Addressing Chronic Disease in Trinidad

Monica Jordan, 2013 GHLI Fellow

Several weeks into my fellowship here in Trinidad, I’ve finally figured out how to navigate the bustling city of Port of Spain using taxis and public transportation. I recently moved from St. Augustine to Port of Spain, to begin work in the Ministry of Health as I switched focus from research support to implementation support.

The furthest southeast of the islands, and only seven miles from Venezuela at its closest point, Trinidad’s economy is driven by the petroleum industry, not tourism as I might have expected. A middle-income country, it is common for people to own cars, eat American-style fast food and spend leisure time in the malls. I was intrigued to learn that the large Kentucky Fried Chicken in Port of Spain has the highest amount of fried chicken sold out of any KFC branch worldwide.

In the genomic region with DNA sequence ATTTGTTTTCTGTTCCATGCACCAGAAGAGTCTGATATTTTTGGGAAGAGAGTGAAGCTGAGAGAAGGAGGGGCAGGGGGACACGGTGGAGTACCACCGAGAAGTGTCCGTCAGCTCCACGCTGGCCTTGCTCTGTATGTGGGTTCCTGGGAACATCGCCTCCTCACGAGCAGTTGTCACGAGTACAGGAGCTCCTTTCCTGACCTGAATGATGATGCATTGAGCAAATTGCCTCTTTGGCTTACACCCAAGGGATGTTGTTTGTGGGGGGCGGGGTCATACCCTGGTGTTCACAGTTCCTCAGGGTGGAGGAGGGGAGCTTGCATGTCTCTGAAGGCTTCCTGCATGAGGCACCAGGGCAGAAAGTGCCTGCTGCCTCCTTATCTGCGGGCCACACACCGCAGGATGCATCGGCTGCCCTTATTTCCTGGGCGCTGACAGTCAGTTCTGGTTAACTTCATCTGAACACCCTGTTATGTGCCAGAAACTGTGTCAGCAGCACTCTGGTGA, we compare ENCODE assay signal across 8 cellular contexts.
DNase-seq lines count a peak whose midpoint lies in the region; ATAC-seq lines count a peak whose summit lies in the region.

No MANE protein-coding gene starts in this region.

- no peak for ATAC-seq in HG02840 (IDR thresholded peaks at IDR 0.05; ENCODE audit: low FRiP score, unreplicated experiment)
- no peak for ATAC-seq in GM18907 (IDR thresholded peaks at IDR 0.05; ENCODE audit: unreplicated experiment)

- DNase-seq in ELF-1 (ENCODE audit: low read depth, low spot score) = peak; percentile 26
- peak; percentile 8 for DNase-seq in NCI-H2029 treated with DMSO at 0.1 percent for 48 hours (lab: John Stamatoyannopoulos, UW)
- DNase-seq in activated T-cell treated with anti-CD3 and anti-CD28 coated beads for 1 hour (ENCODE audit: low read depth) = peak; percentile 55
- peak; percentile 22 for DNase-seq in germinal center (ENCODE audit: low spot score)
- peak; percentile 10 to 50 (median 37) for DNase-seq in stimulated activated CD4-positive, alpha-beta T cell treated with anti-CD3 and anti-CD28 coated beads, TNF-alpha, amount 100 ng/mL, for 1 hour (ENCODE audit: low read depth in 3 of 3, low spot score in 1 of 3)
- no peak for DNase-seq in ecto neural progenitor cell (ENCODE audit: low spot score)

While it is common knowledge in the public health community here that residents in Trinidad suffer from high levels of chronic diseases, the exact burden is unknown. The project I am working on will implement a pilot project of an electronic medical records system that will capture information on chronic disease, along with relevant risk factors including diet, physical activity, alcohol and tobacco use. 

What has really stood out to me in this process is the importance of early collaboration with all involved stakeholders. Trinidad’s de-centralized health system means that many directives are top-down.  In order for this proposed electronic system to work, there must be buy-in from the nurses and staff that will actually be working with it on a daily basis. While this collaboration can lend itself to a slower process in the planning for implementation, it holds greater potential for implementation and project success, and I am excited to be a part of that process throughout the remainder of my time here.

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